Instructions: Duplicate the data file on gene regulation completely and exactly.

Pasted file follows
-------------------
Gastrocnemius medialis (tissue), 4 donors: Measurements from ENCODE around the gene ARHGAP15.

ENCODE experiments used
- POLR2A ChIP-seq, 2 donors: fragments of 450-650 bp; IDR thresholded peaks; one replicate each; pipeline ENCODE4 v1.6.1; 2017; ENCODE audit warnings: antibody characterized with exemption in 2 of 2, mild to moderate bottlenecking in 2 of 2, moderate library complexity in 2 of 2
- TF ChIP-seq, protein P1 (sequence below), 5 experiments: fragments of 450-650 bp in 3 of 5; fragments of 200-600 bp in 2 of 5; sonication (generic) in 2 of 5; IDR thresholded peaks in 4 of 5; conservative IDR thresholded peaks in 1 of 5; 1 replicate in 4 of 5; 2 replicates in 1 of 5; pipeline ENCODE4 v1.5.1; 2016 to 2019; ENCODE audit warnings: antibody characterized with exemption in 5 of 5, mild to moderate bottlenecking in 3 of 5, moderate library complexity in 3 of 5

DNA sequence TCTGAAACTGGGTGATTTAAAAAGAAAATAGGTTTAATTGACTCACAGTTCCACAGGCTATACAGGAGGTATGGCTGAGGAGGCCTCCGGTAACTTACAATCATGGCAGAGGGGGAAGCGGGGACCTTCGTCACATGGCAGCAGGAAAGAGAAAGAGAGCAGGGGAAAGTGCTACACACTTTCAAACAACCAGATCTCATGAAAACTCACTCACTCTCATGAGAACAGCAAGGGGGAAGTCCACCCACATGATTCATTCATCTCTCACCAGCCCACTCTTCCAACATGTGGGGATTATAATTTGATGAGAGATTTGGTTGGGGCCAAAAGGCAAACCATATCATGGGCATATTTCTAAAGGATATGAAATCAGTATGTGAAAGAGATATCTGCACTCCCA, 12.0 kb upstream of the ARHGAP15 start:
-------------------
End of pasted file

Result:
Gastrocnemius medialis (tissue), 4 donors: Measurements from ENCODE around the gene ARHGAP15.

ENCODE experiments used
- POLR2A ChIP-seq, 2 donors: fragments of 450-650 bp; IDR thresholded peaks; one replicate each; pipeline ENCODE4 v1.6.1; 2017; ENCODE audit warnings: antibody characterized with exemption in 2 of 2, mild to moderate bottlenecking in 2 of 2, moderate library complexity in 2 of 2
- TF ChIP-seq, protein P1 (sequence below), 5 experiments: fragments of 450-650 bp in 3 of 5; fragments of 200-600 bp in 2 of 5; sonication (generic) in 2 of 5; IDR thresholded peaks in 4 of 5; conservative IDR thresholded peaks in 1 of 5; 1 replicate in 4 of 5; 2 replicates in 1 of 5; pipeline ENCODE4 v1.5.1; 2016 to 2019; ENCODE audit warnings: antibody characterized with exemption in 5 of 5, mild to moderate bottlenecking in 3 of 5, moderate library complexity in 3 of 5

DNA sequence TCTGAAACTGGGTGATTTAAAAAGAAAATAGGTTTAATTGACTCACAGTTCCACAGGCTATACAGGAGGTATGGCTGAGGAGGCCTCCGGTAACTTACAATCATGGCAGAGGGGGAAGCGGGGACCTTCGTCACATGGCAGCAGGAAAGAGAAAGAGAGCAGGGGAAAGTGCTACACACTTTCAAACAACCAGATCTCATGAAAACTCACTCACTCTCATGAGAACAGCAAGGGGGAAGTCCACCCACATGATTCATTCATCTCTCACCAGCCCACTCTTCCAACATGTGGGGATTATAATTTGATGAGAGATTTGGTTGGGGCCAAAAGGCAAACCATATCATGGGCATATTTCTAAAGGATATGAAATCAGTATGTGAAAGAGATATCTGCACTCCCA, 12.0 kb upstream of the ARHGAP15 start: